Zheng Zeng – Seminar/Ph.D. Thesis Defense – Wednesday, October 11, 2017 at 1:00 P.M.

JSNN – Zheng Zeng – Ph.D. Thesis Defense/Wednesday Seminar

Candidate: Zheng Zeng

Advisor and Committee Chair: Jianjun Wei, Ph.D.

Department: Nanoscience

Date: Wednesday, October 11, 2017

Time: 1:00 P.M. – 3:00 P.M.

Location: JSNN Auditorium

2907 E. Gate City Blvd., Greensboro, NC 27401

Title: “Nanoscale Reactions in Opto-Magneto-Eelectric Systems.”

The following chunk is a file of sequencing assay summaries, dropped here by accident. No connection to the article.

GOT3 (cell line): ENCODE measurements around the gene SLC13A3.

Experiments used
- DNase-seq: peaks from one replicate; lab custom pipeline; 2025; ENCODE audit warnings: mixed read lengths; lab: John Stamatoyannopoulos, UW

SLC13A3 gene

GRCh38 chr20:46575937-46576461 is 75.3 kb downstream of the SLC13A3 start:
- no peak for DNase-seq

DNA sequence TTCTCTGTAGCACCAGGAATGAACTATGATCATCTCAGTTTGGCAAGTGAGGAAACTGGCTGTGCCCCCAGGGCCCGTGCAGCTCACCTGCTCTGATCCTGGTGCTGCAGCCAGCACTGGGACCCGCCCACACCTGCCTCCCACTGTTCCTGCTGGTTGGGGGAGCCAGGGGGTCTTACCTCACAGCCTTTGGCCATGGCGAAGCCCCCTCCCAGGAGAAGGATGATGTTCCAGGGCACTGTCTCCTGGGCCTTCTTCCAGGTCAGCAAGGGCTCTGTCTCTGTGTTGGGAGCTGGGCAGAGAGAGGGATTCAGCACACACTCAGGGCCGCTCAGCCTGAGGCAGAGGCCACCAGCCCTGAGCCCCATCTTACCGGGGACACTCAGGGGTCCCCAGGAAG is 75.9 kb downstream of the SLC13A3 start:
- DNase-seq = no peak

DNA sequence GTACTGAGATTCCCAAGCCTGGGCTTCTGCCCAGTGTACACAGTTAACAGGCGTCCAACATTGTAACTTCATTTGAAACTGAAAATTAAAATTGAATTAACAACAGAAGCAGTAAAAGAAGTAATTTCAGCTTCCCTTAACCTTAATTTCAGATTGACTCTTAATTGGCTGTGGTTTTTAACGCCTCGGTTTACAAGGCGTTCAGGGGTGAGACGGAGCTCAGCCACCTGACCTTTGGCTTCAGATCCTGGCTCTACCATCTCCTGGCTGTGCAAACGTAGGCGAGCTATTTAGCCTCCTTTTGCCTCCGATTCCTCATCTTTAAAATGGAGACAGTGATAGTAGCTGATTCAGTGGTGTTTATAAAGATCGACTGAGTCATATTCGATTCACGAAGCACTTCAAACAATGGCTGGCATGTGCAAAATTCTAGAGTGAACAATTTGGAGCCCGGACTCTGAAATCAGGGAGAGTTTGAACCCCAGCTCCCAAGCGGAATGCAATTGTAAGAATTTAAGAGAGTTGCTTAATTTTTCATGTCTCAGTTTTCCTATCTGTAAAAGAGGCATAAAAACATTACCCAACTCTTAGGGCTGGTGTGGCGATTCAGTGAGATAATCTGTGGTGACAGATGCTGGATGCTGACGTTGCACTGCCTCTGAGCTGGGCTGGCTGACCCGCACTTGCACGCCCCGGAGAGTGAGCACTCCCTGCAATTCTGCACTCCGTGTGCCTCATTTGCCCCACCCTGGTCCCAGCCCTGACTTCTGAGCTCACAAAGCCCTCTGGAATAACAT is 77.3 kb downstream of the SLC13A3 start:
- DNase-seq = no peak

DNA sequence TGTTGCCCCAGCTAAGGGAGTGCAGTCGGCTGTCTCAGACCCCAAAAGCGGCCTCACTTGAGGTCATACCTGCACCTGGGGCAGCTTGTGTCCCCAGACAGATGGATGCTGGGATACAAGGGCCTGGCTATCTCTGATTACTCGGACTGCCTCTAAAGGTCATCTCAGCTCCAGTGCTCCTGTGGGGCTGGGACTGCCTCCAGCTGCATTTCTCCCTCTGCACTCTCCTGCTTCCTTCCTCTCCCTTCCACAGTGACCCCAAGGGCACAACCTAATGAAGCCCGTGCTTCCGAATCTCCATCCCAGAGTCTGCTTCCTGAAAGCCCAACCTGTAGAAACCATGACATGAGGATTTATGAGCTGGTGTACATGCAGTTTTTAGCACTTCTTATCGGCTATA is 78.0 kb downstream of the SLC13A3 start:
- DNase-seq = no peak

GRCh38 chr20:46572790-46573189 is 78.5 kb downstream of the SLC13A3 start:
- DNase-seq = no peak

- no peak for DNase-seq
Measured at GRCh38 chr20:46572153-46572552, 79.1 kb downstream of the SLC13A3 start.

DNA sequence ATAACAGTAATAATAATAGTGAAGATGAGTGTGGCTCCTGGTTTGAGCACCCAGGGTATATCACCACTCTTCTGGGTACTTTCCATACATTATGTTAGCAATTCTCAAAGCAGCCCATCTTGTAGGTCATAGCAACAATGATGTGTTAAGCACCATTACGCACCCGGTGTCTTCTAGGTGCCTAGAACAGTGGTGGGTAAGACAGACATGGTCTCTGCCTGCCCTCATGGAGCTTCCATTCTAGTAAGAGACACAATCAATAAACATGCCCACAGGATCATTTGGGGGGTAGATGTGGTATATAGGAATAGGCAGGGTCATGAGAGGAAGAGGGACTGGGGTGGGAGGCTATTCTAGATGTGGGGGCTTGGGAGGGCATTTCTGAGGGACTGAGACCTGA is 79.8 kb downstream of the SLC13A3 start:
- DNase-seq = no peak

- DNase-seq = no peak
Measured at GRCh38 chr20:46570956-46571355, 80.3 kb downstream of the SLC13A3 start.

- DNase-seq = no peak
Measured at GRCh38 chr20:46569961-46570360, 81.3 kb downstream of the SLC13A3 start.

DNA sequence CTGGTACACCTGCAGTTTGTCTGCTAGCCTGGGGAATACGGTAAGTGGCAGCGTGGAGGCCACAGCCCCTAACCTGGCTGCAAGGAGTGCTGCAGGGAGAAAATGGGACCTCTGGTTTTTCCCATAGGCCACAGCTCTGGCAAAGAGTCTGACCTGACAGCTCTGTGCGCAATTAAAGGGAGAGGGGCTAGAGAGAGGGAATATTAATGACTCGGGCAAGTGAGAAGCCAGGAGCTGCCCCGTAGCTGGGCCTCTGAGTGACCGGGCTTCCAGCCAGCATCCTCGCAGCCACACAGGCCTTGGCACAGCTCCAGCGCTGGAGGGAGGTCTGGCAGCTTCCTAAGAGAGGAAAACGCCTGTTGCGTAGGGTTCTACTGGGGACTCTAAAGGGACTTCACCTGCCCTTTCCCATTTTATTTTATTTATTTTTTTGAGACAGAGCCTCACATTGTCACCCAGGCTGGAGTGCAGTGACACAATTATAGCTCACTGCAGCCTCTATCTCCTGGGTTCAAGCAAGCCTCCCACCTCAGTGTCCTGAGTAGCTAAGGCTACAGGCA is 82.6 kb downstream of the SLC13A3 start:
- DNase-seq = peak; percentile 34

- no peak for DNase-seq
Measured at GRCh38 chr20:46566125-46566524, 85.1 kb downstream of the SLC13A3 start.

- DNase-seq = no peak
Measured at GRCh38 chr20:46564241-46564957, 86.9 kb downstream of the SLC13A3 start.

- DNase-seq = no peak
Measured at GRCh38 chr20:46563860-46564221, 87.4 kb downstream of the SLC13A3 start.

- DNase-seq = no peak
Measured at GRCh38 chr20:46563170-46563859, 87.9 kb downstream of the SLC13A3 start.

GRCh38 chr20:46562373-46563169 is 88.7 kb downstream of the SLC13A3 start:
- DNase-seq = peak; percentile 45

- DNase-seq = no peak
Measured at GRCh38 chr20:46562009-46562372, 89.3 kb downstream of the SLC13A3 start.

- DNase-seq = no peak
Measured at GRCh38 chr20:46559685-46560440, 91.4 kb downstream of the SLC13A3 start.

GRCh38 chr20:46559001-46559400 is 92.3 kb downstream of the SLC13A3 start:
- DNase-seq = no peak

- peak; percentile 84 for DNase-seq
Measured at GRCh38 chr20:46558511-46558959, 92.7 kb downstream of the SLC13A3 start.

My research is interdisciplinary in the areas of chemistry, physics and biology for better understanding of synergies between nanomaterials and opto-magneto-electric systems aimed at the practical applications in biosensor, energy (energy storage and electrocatalysis), and biomimetics, in particular, the associated electron transfer, light-matter interactions in nanoscale, such as surface plasmon resonance (SPR) (nanoplasmonics), and magnetic field effect on these phenomena with targeted nanomaterials. Specific research thrusts include: (1) investigation of surface plasmon generation from a novel nanoledge structure on thin metal film. The results are used for the nanostructure optimization  for a nanofluidic-nanoplasmonic platform that may function as a multiplexed biosensor for protein biomarker detection; (2) examination of magnetic field effect on uniformly deposited metal oxide on electrospun carbon nanofiber (ECNF) scaffold for efficient energy storage (supercapacitor) and electrocatalytic energy conversion (oxygen reduction reduction). The results suggest that the magnetic spin polarization of unpaired electrons in transition metal oxide is the major factor to facilitate the electrochemical electron transfer kinetics, thus the performance enhancement. (3) magnetic response of cryptochrome 1 (CRY1) in photoinduced heterogeneous electron transfer (PHET). Cryptochromes are flavoproteins whose light-induced photocycle and magnetoreception are implicated to underpin biological functions and potential biomimetic magneto-opto-electronics. We, for the first time, observed and examined the magnetic sensitivity of cryptochromes (CRYs) in PHET by immobilizing the CRY1 at a gold electrode using a combined opto-magnetic electrochemical setup. These results present the magnetic field enhanced PHET of CRY1 to the electrode by voltammetry, exhibiting a magnetic responsive rate constant and electrical current changes. A mechanism of the electron transfer, which involves the light activated spin-correlated radical pairs in CRY1, is proposed to understand the magnetic response.m